Thursday, December 11, 2008

The Importance of Jewish Camping

This Sunday we'll be hosting a regional summer activities fair. Our educator, Al Treidel, assisted by able volunteers, has worked tirelessly to make this very important event happen. While all kinds of activities for all ages will be covered, a special focus needs to be placed on Jewish camping.

There are many excellent Jewish camps. My two kids went to different ones, Ethan to Tevya and Dan to Ramah, and for each, camp has been a source of priceless experiences and growth. While there are many worthy camps that will be on display this Sunday, as a Conservative congregation (whose rabbi was a former camper and staff member), Ramah deserves a special place at our table. I can't guarantee that you'll meet the love of your life there, as I did, but I can guarantee that anyone who goes there will emerge feeling great about who he or she is - and about being Jewish.

As Rabbi Mitchell Cohen wrote this week in a letter, "Camp Ramah, Now More than Ever,"

We live in challenging times. The most important decisions we make may be about the experiences we choose for our children - who will be their friends, who will influence the decisions they make, who will be their role models, and what values will they embrace. Summer camp is expensive, and choosing the right one can be daunting.

Take a look at Cohen's letter to see why so many are passionate about Ramah.

Then, take a look at the latest data on why camping is so crucial to building self esteem and Jewish identity. Look at this page from the website of the Foundation for Jewish Camping:

“There’s a realization that Jewish camping offers a wonderful portal for children to experience a 24/7 Jewish environment where they can live Judaism as fun,” says Jerry Silverman, FJC’s president. “This special and intimate setting allows children to create, and funders are seeing that camp is a tremendous investment opportunity.”

And, elsewhere on that site it states:

Jewish camping in North America has been around for over 100 years. Initially, it was a time to get the kids out of the city to be in the country with their peers in a healthy environment. Today, in addition to the benefits of a summer spent outdoors, Jewish camp has become a place to develop and create a Jewish community, to find Jewish roots, to connect to the land and people of Israel and to live a 24/7 Jewish life. This is where Jewish passion, creativity, and spirituality can grow and leadership skills can be developed. This is where our community's next generation of leaders is nurtured.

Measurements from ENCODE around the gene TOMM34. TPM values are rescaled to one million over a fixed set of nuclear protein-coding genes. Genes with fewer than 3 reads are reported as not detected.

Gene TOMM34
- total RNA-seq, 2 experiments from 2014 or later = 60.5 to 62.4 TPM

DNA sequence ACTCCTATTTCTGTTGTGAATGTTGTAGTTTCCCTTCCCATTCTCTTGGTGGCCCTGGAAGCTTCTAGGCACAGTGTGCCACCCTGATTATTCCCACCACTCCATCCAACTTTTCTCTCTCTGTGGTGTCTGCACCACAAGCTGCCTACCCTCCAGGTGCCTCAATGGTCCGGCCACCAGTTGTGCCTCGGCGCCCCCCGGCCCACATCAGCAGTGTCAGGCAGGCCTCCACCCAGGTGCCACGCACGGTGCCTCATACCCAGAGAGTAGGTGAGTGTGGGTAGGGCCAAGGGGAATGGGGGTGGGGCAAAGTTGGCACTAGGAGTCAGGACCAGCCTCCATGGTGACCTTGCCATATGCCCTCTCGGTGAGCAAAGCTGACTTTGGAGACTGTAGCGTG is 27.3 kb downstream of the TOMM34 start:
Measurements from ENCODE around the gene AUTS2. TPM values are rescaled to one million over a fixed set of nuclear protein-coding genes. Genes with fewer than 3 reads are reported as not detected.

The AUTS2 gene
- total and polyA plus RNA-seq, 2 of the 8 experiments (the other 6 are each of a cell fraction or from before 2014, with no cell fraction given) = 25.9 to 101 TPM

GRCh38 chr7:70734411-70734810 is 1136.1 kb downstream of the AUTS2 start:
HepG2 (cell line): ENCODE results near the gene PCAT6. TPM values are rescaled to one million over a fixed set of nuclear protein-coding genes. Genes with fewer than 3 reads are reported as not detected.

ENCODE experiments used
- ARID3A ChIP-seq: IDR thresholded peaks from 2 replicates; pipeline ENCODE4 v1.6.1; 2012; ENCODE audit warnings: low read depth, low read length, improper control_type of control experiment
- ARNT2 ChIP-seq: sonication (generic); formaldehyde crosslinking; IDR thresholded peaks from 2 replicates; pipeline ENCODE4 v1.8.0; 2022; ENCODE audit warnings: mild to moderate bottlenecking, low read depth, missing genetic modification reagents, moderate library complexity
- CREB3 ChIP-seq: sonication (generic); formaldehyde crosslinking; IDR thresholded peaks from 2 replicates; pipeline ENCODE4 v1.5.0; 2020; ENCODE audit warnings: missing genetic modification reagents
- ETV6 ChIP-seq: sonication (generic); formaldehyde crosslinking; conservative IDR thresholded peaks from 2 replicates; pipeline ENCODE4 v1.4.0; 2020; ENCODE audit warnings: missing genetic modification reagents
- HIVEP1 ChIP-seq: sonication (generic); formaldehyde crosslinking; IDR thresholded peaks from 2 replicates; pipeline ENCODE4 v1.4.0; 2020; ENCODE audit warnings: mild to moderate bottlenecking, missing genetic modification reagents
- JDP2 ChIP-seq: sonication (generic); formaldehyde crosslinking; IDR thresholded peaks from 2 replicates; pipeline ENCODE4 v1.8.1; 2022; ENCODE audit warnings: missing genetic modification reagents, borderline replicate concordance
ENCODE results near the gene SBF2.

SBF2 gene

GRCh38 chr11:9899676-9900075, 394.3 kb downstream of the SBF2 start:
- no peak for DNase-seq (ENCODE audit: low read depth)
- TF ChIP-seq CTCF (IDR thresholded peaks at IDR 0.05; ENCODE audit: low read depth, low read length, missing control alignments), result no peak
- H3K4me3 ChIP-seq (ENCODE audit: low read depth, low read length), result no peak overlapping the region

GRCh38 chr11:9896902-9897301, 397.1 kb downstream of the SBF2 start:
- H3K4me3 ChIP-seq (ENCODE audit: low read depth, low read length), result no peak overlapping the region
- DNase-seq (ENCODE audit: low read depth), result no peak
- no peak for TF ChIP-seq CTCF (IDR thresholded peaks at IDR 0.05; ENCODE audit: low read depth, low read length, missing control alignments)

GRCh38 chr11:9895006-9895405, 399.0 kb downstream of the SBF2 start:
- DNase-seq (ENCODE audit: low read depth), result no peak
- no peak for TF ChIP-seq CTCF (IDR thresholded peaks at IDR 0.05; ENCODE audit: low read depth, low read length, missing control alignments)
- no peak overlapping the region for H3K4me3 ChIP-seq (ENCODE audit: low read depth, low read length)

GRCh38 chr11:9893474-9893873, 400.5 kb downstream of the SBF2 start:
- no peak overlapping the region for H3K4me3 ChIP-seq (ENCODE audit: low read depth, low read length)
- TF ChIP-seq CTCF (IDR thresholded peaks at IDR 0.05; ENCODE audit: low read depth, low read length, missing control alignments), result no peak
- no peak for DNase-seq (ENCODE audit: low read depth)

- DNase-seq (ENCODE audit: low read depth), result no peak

It is said that there are three "immersion" type experiences that can have enormous impact on formative Jewish identity in children and teens: day school, camping and Israel trips. We aim for immersion with Hebrew school as well through our Shabbaton and Synaplex programs (and we hope all our 5th 6th and 7th graders will go on next month's Shabbaton!), but given the limited hours we have, it's been shown to be less effective over all. However, studies show that it just takes two out of the three to have a real measurable impact. In other words, if you are not a day school family, the immersion experiences of camp and Israel are especially useful.

Teen Israel tours are optimal, but family experiences are also wonderful. And, along those lines, I invite you to please take a look at the itinerary of our upcoming TBE 2009 Israel Adventure, scheduled for next December.

So we've laid it all out for you. Lots of choices, and lots of chances to build our Jewish future, one child at a time.

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